Is the pharmaceutical industry making a suitable contribution? It is an open-ended question, and I do not know the answer. If it is making a contribution, I should like to know more about it. If it is not, perhaps this debate will be a spur to it to do so.

Other organisations such as the Churches are playing a part and are co-operating in organising and operating drug advisory services through boards of social responsibility. I refer to the Jewish Social Workers Association and the Jewish and Christian youth movements. There is a special responsibility to instil traditional values in parents and children in such a way that young people do not feel alienated from society and seek satisfaction in the misuse of legal drugs such as alcohol or illegal drugs across the spectrum from crack to solvents. The Churches are playing a welcome part.

When hon. Members last applied themselves to the subject of drug abuse, I mentioned Life education centres. For the interest of hon. Members, the first Life education centre was established in Australia in 1979. They have more recently come to this country. Life education centres are operating throughout the small area of the Isle of Man, extensively in Essex, and in pilot projects elsewhere in the country. Life education centres offer preventive drug abuse programmes for children from the ages of five to 15. Life education is essentially prevention, not intervention. It is intended to complement existing health educaton in schools. The programme is aimed to educate children in the positive aspects of being alive. Effective drug education cannot be left until adolescence, as children's attitudes are formed long before then.

The programmes relate to all forms of drugs, legal and illegal, and provide children with an awareness of themselves through getting to know the incredible function of the human body, particularly how and why its delicate equilibrium is affected by substances and can quickly be put completely off the rails by them. Life education is a positive approach. Life education centres and others have found that horror tactics are unsuccessful and counterproductive. The Life education philosophy focuses on creating a sensitivity to values and behavour, which leads to an understanding and appreciation of human life. The programmes develop children's decision-making skills, build self-esteem, assist with values clarification, and develop a variety of skills necessary to the promotion of health education and the prevention of drug abuse.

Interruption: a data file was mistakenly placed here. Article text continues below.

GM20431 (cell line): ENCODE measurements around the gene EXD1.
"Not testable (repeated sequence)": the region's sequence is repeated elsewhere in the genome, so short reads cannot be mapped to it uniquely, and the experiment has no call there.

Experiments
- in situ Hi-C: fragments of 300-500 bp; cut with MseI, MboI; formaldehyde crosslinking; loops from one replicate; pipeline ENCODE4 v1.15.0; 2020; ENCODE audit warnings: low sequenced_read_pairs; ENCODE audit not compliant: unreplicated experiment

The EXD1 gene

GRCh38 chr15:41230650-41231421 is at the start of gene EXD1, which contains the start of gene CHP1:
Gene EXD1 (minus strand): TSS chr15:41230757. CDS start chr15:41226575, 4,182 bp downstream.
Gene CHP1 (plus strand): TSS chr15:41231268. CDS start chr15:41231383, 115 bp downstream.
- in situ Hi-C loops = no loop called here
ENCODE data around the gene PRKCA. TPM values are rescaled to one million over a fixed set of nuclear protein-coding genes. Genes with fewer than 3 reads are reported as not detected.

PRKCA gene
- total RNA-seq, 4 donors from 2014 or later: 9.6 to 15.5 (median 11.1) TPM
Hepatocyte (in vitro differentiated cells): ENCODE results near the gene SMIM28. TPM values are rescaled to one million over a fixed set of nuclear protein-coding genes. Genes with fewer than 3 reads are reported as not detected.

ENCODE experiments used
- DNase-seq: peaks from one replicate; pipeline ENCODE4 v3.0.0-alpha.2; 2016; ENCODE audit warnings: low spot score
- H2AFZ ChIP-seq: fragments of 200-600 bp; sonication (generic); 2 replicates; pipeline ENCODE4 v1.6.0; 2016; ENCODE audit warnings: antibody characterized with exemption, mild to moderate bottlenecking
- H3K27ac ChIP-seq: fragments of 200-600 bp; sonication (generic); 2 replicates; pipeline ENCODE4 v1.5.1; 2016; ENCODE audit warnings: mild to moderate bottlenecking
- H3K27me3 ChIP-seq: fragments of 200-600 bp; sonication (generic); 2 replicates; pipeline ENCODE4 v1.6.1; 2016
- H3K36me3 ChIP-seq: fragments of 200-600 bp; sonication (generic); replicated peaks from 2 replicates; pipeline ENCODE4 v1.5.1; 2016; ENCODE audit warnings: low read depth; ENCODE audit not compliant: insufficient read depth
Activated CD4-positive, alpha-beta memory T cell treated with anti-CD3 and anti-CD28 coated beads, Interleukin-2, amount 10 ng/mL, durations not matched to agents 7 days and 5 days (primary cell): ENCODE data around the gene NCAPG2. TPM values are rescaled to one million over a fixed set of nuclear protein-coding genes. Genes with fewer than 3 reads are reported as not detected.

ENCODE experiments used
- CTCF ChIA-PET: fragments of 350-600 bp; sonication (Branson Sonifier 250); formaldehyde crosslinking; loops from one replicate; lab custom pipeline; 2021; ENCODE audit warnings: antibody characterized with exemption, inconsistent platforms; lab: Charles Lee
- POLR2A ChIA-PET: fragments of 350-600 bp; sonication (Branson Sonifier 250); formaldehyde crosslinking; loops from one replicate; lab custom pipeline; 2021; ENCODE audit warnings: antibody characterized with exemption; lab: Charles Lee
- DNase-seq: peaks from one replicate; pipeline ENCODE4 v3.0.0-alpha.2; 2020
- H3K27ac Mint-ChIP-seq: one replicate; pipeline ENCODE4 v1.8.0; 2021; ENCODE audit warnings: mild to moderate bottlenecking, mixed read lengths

Life education centres provide a progressively graded series of programmes for children from five to 15. Each programme deals with a different theme, the idea being that a trip to the Life education centre is an integral part of each school year, and the programmes work together as a structured series following a child's mental and social development. Life education involves pupils, teachers and parents in a positive approach to drug education at primary and secondary level. Most important and, perhaps, reassuringly for everybody is that the programmes are continually professionally evaluated, and each evaluation has shown exciting and positive results. The evaluations are available for hon. Members who are interested to see them. I will ask the Library staff whether they will store information on Life education centres so that hon. Members can use them as a point of reference.